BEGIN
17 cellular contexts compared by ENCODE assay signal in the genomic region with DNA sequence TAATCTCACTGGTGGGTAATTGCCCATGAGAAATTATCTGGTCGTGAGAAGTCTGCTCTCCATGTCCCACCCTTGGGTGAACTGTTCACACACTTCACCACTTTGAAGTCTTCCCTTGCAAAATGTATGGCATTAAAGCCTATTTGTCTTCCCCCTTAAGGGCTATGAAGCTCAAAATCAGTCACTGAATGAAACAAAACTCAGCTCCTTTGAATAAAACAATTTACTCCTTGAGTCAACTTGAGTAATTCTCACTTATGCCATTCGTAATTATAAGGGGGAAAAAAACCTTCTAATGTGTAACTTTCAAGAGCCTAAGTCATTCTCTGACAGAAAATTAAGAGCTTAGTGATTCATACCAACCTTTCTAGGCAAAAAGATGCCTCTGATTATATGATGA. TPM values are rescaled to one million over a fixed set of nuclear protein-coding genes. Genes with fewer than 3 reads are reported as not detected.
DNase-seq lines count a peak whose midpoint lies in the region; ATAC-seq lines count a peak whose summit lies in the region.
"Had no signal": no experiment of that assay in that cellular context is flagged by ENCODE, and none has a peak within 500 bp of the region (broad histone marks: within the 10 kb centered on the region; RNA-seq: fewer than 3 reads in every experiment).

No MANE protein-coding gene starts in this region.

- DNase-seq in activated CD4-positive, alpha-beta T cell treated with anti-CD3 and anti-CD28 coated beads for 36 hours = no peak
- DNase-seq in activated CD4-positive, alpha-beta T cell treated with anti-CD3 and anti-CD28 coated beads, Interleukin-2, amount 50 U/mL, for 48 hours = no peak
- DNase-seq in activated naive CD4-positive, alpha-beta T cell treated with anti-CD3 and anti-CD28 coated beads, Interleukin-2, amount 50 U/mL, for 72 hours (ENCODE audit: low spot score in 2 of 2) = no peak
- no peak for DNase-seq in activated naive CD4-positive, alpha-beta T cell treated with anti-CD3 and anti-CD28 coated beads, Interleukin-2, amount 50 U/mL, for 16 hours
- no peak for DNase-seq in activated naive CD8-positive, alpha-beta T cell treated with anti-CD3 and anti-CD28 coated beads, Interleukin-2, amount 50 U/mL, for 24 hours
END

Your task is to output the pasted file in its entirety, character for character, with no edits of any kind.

17 cellular contexts compared by ENCODE assay signal in the genomic region with DNA sequence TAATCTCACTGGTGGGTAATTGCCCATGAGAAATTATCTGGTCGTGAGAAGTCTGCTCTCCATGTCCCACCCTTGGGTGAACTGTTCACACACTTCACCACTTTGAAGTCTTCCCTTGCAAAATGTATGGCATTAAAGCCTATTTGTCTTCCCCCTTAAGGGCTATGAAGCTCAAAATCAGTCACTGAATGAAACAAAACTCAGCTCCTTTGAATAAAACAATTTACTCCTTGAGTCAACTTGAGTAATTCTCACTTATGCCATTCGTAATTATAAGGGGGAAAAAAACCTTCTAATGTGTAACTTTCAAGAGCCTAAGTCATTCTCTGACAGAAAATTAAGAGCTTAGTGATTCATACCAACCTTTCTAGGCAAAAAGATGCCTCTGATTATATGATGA. TPM values are rescaled to one million over a fixed set of nuclear protein-coding genes. Genes with fewer than 3 reads are reported as not detected.
DNase-seq lines count a peak whose midpoint lies in the region; ATAC-seq lines count a peak whose summit lies in the region.
"Had no signal": no experiment of that assay in that cellular context is flagged by ENCODE, and none has a peak within 500 bp of the region (broad histone marks: within the 10 kb centered on the region; RNA-seq: fewer than 3 reads in every experiment).

No MANE protein-coding gene starts in this region.

- DNase-seq in activated CD4-positive, alpha-beta T cell treated with anti-CD3 and anti-CD28 coated beads for 36 hours = no peak
- DNase-seq in activated CD4-positive, alpha-beta T cell treated with anti-CD3 and anti-CD28 coated beads, Interleukin-2, amount 50 U/mL, for 48 hours = no peak
- DNase-seq in activated naive CD4-positive, alpha-beta T cell treated with anti-CD3 and anti-CD28 coated beads, Interleukin-2, amount 50 U/mL, for 72 hours (ENCODE audit: low spot score in 2 of 2) = no peak
- no peak for DNase-seq in activated naive CD4-positive, alpha-beta T cell treated with anti-CD3 and anti-CD28 coated beads, Interleukin-2, amount 50 U/mL, for 16 hours
- no peak for DNase-seq in activated naive CD8-positive, alpha-beta T cell treated with anti-CD3 and anti-CD28 coated beads, Interleukin-2, amount 50 U/mL, for 24 hours